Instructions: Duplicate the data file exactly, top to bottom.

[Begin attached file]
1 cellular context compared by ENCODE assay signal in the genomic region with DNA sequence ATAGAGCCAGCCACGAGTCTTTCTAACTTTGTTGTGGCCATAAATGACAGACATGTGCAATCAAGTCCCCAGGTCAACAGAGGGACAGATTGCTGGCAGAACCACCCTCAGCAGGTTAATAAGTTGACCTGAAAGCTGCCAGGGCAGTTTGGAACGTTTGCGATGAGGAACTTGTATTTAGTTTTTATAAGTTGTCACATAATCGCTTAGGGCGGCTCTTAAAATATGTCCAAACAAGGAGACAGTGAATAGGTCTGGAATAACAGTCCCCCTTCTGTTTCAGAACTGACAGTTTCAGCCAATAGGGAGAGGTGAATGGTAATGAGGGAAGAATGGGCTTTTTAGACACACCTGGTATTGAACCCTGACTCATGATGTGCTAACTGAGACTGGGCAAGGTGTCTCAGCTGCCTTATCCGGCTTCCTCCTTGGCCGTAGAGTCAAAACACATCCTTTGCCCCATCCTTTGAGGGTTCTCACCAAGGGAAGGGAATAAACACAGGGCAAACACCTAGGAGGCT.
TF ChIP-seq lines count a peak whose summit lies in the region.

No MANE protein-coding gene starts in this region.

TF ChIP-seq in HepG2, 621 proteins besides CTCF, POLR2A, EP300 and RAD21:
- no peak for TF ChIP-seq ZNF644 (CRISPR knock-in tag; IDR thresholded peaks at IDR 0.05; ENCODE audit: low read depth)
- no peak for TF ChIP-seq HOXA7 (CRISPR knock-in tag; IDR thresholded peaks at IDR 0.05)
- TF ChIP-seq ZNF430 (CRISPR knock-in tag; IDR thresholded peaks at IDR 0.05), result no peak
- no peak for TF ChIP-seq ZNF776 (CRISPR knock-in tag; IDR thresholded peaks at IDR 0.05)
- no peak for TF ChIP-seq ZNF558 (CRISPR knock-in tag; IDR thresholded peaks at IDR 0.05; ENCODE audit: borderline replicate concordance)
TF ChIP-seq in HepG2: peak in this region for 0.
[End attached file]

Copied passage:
1 cellular context compared by ENCODE assay signal in the genomic region with DNA sequence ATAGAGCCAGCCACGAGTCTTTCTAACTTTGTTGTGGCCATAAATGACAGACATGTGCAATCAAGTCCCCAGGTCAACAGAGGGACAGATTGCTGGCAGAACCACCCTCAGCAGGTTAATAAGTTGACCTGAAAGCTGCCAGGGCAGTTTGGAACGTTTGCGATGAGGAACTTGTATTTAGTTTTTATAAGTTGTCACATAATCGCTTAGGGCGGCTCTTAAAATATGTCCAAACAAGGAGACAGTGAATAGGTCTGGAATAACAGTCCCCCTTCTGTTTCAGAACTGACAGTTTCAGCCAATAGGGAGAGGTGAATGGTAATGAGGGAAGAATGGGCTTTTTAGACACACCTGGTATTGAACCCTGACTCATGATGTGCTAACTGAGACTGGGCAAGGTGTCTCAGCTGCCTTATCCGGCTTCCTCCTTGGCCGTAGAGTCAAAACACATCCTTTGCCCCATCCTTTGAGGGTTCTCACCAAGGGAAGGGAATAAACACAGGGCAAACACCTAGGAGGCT.
TF ChIP-seq lines count a peak whose summit lies in the region.

No MANE protein-coding gene starts in this region.

TF ChIP-seq in HepG2, 621 proteins besides CTCF, POLR2A, EP300 and RAD21:
- no peak for TF ChIP-seq ZNF644 (CRISPR knock-in tag; IDR thresholded peaks at IDR 0.05; ENCODE audit: low read depth)
- no peak for TF ChIP-seq HOXA7 (CRISPR knock-in tag; IDR thresholded peaks at IDR 0.05)
- TF ChIP-seq ZNF430 (CRISPR knock-in tag; IDR thresholded peaks at IDR 0.05), result no peak
- no peak for TF ChIP-seq ZNF776 (CRISPR knock-in tag; IDR thresholded peaks at IDR 0.05)
- no peak for TF ChIP-seq ZNF558 (CRISPR knock-in tag; IDR thresholded peaks at IDR 0.05; ENCODE audit: borderline replicate concordance)
TF ChIP-seq in HepG2: peak in this region for 0.